KODIAK -- The government program that grounded a landing craft on a Kodiak island will next year bring a new airstrip to Old Harbor.
The airstrip is a key part of Old Harbor's economic revitalization plan, but it wouldn't happen nearly as fast without the help of the military's Innovative Readiness Training program, which sends soldiers on missions to remote parts of the United States to prepare them for similar jobs overseas.
"We're talking about a multimillion-dollar job there," said Fred Brooks, Old Harbor tribal administrator. "It's a training event for those individuals in the service."
The Innovative Readiness Training program is the same one that resulted in an Army vessel being intentionally beached just off Kodiak last month after it hit a charted rock. The vessel was sent to Seward for repairs.
The Old Harbor project involves two stages: cutting back a set of hills that generate fierce crosswinds at the current airstrip, then lengthening the airstrip to create a longer runway.
"When they built the original airstrip, they just cut right through the hill," said Cynthia Berns-Lopez, vice president of corporate affairs for Old Harbor Native Corp. "There's a very bad wind vortex out there."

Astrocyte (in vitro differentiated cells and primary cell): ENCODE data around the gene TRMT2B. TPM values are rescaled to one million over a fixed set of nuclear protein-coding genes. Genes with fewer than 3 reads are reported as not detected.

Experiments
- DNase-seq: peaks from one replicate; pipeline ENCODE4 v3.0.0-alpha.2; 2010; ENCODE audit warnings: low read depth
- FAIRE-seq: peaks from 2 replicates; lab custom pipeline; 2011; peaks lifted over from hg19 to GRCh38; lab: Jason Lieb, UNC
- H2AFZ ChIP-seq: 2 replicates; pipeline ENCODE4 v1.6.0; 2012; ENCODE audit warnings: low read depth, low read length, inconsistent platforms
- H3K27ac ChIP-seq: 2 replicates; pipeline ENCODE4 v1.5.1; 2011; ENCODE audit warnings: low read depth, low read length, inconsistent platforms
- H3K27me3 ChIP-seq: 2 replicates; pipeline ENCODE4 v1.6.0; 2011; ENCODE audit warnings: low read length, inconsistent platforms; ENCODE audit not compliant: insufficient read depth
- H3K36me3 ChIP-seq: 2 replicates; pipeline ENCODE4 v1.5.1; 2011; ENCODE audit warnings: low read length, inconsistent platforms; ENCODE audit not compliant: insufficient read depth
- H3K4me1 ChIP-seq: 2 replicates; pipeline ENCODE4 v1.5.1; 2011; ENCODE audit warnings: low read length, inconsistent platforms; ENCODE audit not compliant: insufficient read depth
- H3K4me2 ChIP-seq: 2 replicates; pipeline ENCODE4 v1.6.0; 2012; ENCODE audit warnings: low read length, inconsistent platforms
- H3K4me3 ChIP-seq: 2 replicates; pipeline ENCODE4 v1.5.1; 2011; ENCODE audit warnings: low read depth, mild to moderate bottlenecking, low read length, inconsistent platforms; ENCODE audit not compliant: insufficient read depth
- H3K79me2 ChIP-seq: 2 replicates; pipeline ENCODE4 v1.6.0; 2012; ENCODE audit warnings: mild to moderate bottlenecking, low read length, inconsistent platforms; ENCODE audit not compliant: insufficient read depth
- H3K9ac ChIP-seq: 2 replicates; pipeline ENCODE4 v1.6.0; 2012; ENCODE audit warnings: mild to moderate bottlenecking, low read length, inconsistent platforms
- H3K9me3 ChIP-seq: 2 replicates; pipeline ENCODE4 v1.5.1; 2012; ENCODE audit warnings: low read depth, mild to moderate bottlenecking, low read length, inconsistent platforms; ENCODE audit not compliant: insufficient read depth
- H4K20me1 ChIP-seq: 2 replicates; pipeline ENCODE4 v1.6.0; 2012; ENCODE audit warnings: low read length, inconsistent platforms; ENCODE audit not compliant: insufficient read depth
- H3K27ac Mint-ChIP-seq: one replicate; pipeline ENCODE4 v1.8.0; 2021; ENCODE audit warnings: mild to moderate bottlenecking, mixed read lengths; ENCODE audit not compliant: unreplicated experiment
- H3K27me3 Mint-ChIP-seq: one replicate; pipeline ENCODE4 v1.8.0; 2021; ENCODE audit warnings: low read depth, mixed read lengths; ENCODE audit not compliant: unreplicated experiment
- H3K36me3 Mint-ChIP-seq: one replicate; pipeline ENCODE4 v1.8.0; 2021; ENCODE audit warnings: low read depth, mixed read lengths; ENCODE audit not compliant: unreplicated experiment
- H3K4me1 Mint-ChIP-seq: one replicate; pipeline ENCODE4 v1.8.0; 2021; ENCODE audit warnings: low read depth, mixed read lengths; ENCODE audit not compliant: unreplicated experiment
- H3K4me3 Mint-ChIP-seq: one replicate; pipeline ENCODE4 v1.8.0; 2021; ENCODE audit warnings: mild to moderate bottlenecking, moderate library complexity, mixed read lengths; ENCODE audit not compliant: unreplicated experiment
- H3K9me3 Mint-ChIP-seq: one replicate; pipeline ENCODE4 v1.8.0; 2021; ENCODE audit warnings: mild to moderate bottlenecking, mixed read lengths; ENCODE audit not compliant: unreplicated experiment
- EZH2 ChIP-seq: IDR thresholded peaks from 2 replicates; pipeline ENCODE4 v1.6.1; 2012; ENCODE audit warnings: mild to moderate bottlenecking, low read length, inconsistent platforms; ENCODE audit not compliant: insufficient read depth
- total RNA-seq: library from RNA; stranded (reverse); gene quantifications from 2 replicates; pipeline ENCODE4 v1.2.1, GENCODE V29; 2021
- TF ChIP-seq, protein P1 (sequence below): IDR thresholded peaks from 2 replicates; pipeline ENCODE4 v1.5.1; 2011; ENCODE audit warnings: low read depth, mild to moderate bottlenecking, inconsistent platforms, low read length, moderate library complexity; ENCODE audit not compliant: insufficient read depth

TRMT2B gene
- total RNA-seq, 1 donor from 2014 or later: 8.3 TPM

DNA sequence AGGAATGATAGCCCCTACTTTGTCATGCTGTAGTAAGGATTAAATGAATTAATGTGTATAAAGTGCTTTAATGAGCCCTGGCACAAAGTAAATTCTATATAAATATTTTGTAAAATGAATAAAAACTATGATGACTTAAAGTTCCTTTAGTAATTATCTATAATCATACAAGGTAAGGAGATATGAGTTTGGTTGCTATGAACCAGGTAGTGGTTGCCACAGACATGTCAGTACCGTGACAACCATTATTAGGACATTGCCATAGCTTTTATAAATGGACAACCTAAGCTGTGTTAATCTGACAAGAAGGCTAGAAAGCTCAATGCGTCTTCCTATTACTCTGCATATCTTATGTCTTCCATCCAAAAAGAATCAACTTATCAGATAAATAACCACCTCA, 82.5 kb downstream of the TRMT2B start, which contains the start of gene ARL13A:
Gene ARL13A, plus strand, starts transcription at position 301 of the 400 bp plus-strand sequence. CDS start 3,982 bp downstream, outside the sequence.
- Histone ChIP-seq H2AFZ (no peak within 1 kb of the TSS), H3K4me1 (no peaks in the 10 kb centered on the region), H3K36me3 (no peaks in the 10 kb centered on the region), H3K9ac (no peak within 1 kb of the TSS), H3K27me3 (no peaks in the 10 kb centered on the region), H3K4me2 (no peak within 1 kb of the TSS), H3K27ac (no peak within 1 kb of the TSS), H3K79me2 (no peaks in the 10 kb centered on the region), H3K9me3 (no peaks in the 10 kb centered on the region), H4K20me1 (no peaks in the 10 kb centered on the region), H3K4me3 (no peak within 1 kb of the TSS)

The IRT team was scheduled to arrive in Old Harbor this year, but budget conditions meant the project was pushed back by a year.
The project isn't sitting idle, however. This summer, local workers are completing the first stage of the runway project, using heavy equipment to grind away the hills.
"It was really the state, the city, the federal government and the tribe to develop this in unison," Brooks said.
As envisioned by the Old Harbor economic development plan, the runway will be a key component in the city's future, working alongside the city's new dock.
Fish processors have visited Old Harbor to judge its suitability for a processing plant, and a longer runway will allow large aircraft to take off and land. Old Harbor could then become a more important stop in the "fish bus" route that delivers fresh seafood by air from places like Dillingham, King Salmon and Kodiak to Anchorage.
Without air transportation, fish products must be frozen for transport, resulting in a cheaper, lower-quality product.
Berns-Lopez said representatives of two major seafood processors have visited Old Harbor to examine its suitability for a plant. The names of the processors were withheld because negotiations are ongoing.